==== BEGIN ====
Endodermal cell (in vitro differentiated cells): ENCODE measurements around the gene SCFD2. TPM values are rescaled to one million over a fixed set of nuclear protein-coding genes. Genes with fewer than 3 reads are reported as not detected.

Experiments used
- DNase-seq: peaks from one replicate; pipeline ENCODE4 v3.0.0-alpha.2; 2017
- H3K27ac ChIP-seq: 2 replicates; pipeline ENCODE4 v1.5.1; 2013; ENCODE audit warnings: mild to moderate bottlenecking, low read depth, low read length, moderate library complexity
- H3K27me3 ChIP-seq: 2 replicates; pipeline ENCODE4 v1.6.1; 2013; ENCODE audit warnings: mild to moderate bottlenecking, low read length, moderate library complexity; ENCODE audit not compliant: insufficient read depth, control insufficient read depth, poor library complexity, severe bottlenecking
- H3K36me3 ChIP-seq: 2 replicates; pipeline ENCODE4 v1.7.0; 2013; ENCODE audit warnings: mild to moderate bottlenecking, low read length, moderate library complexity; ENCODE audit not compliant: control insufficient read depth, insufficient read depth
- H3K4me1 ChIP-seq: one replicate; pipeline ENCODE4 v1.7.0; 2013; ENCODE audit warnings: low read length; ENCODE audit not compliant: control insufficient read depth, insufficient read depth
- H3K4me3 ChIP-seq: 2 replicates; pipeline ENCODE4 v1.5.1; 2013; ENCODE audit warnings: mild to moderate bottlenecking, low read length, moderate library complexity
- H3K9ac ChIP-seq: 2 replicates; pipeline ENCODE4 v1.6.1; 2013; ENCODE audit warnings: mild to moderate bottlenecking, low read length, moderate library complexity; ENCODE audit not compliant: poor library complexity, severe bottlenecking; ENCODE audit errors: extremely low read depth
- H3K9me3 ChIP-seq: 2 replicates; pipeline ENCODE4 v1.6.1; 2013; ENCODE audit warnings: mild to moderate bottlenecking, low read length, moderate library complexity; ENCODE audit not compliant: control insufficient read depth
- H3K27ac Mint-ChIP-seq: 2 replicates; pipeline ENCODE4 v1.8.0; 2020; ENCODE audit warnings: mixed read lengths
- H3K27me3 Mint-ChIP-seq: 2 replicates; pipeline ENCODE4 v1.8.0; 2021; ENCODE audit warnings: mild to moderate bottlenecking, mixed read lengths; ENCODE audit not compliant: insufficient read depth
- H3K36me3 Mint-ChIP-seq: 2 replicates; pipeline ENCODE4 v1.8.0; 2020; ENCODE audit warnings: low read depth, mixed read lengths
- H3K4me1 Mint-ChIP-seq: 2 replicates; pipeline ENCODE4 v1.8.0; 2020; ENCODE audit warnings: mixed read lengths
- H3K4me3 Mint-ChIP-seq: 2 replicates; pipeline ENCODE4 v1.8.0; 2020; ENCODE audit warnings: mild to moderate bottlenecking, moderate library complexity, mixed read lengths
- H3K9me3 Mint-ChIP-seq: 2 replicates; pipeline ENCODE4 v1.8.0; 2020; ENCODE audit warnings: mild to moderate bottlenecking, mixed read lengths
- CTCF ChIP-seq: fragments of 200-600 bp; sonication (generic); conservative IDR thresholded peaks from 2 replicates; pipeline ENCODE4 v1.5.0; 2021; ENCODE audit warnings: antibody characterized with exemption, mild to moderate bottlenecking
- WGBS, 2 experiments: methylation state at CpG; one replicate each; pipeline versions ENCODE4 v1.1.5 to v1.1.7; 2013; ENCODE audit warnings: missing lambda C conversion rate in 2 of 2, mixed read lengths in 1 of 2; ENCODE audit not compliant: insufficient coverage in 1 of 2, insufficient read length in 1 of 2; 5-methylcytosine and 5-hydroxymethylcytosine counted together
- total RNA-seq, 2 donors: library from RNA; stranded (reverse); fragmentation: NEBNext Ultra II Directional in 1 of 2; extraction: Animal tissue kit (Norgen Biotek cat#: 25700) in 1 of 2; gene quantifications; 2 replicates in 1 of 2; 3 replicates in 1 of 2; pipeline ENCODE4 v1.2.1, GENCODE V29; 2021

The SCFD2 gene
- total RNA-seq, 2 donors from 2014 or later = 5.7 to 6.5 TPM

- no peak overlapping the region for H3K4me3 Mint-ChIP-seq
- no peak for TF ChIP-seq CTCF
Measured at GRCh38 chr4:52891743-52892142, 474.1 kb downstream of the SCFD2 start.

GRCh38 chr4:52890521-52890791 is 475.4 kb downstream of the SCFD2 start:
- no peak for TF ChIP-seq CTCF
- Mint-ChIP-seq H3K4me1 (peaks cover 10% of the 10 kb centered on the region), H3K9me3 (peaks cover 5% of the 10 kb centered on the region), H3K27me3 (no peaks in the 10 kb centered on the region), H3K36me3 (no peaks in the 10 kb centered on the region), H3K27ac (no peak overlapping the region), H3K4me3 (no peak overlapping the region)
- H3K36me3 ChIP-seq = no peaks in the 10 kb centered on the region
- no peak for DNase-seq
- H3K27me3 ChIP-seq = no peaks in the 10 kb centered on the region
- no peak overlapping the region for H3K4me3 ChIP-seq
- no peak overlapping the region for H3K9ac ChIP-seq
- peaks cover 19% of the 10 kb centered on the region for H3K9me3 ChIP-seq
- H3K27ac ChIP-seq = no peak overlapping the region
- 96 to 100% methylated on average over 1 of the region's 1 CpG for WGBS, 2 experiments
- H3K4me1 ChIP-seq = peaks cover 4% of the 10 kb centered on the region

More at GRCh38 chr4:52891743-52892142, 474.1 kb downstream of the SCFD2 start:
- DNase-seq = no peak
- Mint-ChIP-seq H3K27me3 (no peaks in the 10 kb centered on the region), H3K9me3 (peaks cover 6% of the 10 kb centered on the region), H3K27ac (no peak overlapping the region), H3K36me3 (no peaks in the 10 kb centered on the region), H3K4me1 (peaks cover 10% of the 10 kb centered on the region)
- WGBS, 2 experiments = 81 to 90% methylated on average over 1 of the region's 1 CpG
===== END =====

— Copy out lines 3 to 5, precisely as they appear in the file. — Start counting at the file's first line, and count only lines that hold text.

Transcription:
- DNase-seq: peaks from one replicate; pipeline ENCODE4 v3.0.0-alpha.2; 2017
- H3K27ac ChIP-seq: 2 replicates; pipeline ENCODE4 v1.5.1; 2013; ENCODE audit warnings: mild to moderate bottlenecking, low read depth, low read length, moderate library complexity
- H3K27me3 ChIP-seq: 2 replicates; pipeline ENCODE4 v1.6.1; 2013; ENCODE audit warnings: mild to moderate bottlenecking, low read length, moderate library complexity; ENCODE audit not compliant: insufficient read depth, control insufficient read depth, poor library complexity, severe bottlenecking